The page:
Juice Cleansing

Marketers promote juice cleanses as a way to get rid of toxic overload, regaining balance after a period of unhealthful eating, or jump-starting wholesome habits. 

But juice cleanses and liquid detox diets are not a healthful or safe approach to weight loss. There's no scientific research that it provides benefits in the short or long term, and it's not an overall healthy approach to eating.

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The body detoxifies itself naturally, primarily through the action of the liver, kidneys and gastrointestinal (GI) tract.

These organs help remove toxins or harmful substances that should not be stored in the body, so we don't need to do a juice cleanse or follow a liquid detox diet to be healthy.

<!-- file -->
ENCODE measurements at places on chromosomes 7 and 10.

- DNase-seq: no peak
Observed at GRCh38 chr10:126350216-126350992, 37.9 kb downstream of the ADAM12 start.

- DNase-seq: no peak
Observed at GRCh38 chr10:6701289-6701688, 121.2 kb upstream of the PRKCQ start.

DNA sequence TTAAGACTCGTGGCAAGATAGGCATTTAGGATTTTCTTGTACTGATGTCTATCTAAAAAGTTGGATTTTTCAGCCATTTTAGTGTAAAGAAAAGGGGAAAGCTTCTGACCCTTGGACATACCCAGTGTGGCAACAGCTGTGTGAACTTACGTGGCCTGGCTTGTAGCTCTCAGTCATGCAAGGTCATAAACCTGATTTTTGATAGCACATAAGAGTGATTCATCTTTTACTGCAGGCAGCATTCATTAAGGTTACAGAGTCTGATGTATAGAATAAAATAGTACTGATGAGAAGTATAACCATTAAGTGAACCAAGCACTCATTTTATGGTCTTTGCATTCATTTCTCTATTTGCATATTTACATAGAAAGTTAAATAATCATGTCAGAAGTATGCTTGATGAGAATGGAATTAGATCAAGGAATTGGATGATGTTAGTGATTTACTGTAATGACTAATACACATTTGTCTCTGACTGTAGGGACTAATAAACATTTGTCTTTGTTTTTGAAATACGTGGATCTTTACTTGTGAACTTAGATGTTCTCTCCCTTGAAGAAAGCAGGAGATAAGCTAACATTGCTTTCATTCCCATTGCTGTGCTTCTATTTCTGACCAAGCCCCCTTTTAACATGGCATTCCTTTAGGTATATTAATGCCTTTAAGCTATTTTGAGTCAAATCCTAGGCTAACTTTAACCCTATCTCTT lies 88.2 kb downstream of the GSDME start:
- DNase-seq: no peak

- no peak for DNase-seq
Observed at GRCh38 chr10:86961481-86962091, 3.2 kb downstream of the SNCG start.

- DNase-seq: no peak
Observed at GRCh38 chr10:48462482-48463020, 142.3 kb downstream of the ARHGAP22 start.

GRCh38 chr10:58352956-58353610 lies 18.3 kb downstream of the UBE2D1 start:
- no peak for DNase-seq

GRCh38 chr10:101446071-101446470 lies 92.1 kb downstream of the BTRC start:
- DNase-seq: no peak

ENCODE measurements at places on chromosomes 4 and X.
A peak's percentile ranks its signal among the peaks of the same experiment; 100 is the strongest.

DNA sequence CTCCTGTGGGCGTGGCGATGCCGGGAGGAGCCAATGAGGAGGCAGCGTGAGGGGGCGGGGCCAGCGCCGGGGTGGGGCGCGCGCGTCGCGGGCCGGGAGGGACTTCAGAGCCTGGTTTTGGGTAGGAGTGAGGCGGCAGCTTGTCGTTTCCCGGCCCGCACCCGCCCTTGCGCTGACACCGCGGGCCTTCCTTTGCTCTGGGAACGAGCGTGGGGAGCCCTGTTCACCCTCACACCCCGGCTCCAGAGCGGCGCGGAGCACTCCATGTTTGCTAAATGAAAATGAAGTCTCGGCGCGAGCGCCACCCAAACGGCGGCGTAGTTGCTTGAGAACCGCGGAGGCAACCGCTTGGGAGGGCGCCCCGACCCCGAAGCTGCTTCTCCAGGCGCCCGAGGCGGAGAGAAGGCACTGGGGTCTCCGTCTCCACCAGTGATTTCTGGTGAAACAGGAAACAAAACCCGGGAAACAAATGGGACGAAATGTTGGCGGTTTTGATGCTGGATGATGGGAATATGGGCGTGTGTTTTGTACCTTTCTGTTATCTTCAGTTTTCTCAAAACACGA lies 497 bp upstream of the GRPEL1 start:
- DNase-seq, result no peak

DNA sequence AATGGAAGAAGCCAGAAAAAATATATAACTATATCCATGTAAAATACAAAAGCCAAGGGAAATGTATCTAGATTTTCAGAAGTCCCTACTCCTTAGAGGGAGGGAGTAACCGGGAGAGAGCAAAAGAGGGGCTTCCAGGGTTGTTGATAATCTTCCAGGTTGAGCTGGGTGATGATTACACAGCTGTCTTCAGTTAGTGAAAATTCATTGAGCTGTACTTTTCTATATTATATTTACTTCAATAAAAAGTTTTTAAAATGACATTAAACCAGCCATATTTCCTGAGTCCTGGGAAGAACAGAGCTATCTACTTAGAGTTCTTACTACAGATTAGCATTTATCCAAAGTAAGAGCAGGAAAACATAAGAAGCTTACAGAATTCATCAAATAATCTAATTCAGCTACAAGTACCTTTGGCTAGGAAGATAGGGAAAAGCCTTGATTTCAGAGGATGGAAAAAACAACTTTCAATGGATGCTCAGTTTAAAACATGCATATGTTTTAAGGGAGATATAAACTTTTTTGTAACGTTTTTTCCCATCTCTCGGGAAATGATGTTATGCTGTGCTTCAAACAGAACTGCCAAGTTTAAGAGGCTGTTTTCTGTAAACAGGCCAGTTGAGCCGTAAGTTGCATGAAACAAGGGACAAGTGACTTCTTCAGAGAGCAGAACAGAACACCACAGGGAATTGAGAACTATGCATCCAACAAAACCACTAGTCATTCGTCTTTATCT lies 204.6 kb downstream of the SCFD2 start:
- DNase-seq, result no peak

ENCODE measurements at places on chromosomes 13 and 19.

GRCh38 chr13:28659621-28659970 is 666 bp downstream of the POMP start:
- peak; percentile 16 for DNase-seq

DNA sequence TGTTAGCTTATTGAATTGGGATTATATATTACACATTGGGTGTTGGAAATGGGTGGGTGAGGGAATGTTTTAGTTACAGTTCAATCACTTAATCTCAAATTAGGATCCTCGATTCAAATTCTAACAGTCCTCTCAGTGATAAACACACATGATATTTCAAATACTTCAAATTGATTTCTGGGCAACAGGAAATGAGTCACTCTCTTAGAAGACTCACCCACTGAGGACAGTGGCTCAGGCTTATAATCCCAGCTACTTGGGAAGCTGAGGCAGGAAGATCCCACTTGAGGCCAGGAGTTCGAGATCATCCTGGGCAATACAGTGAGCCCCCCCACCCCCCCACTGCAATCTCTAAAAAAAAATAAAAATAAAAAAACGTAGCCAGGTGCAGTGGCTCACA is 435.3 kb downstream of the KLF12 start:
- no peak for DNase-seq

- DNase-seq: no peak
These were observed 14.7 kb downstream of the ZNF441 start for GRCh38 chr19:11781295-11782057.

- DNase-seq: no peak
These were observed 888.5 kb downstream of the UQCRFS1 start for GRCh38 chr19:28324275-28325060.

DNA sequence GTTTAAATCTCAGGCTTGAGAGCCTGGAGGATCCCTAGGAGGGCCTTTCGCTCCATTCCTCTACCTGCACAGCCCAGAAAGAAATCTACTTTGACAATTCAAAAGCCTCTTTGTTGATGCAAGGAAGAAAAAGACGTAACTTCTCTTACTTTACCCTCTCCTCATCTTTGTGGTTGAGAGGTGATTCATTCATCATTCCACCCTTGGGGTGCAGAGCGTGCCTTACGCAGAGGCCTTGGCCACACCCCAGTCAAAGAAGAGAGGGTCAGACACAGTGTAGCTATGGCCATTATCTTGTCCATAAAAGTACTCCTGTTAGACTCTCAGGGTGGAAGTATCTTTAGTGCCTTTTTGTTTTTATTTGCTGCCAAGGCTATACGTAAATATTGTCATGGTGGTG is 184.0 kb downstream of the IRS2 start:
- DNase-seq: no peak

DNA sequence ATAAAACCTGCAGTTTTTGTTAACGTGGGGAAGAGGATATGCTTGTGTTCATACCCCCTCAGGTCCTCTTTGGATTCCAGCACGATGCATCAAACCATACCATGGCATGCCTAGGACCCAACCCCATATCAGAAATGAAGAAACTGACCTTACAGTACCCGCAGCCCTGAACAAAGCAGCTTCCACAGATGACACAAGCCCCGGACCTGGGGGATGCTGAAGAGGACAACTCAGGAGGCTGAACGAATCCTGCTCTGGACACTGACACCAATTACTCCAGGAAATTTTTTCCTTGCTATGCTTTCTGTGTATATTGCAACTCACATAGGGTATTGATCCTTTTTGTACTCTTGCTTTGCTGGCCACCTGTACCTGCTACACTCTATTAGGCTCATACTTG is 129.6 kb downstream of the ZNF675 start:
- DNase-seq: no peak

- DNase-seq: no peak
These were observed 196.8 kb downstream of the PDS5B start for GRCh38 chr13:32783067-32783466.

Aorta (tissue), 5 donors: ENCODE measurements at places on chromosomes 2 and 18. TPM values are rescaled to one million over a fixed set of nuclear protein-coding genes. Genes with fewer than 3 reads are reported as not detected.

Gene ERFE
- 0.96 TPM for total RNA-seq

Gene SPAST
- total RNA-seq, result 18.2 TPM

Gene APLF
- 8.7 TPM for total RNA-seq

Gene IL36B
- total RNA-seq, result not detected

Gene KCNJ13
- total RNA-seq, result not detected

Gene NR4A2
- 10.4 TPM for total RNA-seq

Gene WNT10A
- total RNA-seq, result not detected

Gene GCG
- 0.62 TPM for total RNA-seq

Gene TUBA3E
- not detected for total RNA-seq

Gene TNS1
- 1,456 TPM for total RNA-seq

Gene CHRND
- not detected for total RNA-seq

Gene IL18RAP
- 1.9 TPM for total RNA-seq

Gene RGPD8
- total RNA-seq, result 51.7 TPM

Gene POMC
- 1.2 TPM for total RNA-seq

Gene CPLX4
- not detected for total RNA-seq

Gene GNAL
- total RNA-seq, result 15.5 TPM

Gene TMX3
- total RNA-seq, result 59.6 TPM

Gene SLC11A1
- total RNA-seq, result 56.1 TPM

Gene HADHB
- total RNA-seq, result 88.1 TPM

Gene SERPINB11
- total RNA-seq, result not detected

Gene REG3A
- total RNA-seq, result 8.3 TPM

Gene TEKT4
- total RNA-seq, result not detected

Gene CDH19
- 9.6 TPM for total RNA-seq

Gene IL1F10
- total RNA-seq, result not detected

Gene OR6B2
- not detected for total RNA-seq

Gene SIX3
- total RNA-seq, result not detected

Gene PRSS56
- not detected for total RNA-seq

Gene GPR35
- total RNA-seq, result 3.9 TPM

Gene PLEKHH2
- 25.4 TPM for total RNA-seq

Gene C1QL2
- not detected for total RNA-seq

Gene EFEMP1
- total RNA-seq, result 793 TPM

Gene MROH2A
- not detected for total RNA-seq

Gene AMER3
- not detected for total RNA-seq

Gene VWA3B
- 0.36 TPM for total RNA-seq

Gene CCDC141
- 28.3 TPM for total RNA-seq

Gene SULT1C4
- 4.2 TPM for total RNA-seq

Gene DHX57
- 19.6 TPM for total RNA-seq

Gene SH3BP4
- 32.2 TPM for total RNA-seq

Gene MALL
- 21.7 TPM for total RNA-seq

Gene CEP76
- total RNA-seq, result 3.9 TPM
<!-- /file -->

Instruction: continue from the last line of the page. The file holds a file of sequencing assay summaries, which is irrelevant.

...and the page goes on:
A juice cleanse offers people a false sense of security that they are doing something beneficial, when in fact they're not.

You may lose a few pounds on the scale during the first days, but once you come off a cleanse, and eat food, you could gain all this weight right back.

Cleansing is ineffective as a long-term solution to weight loss. A person may shed pounds in the beginning of a cleanse, but this is due to a loss of water, she said.

But the loss of water weight comes at the expense of a loss of muscle, which is a steep price to pay.

Many celebrities have popularized the idea of cleansing. Some stars have tried the approach as a quick way to lose weight, while others have done it to feel healthy after overindulging. 

And once people hear the hype and that the "famous and beautiful people" are doing it, everybody else wants to jump on the trends. 

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